IL-6 Blocker Beats Anti-TNF in RA
Sarilumab superior to adalimumab as monotherapy
Nancy Walsh November 22, 2016
Senior Staff Writer, MedPage Today
The interleukin-6 receptor (IL-6R) blocker sarilumab given as monotherapy among patients with active rheumatoid arthritis (RA) was superior to adalimumab (Humira) monotherapy, a phase III trial found.
At week 24, the mean change from baseline in Disease Activity Score in 28 joints (DAS28) was -3.28 for those randomized to sarilumab compared with -2.20 among those given adalimumab, for a difference of -1.08 (95% CI -1.36 to -0.79, P<0.0001), according to Gerd R. Burmester, MD, of Charite-University Medicine in Berlin, and colleagues.
In addition, the likelihood of achieving DAS28 remission, defined as a score below 2.6, was almost three times higher at 12 weeks (OR 2.61, 95% CI 1.31-5.20) in the sarilumab group and five times greater at 6 months (OR 4.88, 95% CI 2.54-9.39, P<0.0001), the researchers reported online in Annals of the Rheumatic Diseases.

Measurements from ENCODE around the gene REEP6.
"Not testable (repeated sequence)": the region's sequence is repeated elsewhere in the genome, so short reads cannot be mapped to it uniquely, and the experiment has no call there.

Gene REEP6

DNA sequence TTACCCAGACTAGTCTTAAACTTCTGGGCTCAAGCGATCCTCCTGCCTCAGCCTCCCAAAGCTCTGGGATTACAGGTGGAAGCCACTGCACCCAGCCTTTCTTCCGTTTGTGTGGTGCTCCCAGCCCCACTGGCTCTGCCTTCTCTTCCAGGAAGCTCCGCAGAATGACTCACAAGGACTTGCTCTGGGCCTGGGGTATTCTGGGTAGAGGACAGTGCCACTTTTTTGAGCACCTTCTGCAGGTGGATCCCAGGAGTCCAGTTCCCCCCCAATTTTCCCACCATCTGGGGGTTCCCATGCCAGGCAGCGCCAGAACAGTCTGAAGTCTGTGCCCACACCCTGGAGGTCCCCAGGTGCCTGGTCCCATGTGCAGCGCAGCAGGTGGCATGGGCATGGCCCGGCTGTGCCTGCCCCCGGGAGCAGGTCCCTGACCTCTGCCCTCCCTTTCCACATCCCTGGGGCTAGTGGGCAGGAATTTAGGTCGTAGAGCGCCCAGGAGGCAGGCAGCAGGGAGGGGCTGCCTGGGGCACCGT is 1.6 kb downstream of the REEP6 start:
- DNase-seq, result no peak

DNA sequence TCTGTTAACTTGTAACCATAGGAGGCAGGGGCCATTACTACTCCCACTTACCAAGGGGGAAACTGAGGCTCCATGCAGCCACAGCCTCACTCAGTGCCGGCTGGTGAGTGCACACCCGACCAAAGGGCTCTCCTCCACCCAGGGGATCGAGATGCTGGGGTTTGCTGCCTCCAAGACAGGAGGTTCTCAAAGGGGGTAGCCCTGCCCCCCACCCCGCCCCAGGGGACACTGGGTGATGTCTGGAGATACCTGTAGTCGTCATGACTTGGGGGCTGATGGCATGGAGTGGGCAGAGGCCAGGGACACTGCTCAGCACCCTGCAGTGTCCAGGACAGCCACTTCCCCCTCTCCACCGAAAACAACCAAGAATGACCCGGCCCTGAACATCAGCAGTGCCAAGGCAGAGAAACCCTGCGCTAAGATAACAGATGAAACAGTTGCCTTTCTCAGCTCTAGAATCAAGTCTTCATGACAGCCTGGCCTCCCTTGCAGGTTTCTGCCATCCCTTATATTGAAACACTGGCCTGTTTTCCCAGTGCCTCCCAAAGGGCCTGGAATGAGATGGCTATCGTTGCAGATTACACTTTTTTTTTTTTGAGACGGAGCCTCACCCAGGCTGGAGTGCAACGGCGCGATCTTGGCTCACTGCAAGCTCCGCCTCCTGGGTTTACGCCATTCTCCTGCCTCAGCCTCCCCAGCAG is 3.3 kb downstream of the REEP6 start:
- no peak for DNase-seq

Clinical guidelines generally recommend that biologic agents be given in combination with methotrexate for RA, but up to one-third of patients currently use these therapies as monotherapy, either because of the inability to tolerate methotrexate or because the drug is contraindicated.
"Therapeutic targeting of the IL-6R has been a major advance in the effective treatment of RA, as IL-6R plays a key role in mediating the underlying disease pathophysiology and clinical manifestations of RA," Burmester and colleagues wrote.
Sarilumab is a monoclonal antibody that binds both soluble and membrane-bound IL-6R. Previous studies have shown efficacy among RA patients who had an inadequate response to methotrexate or tumor necrosis factor (TNF) inhibitors. In October, the FDA issued a complete response letter to developers Sanofi Genzyme and Regeneron Pharmaceuticals, stating that it would not approve sarilumab because of "certain deficiencies identified during a routine good manufacturing practice inspection of the Sanofi Le Trait facility where sarilumab is filled and finished."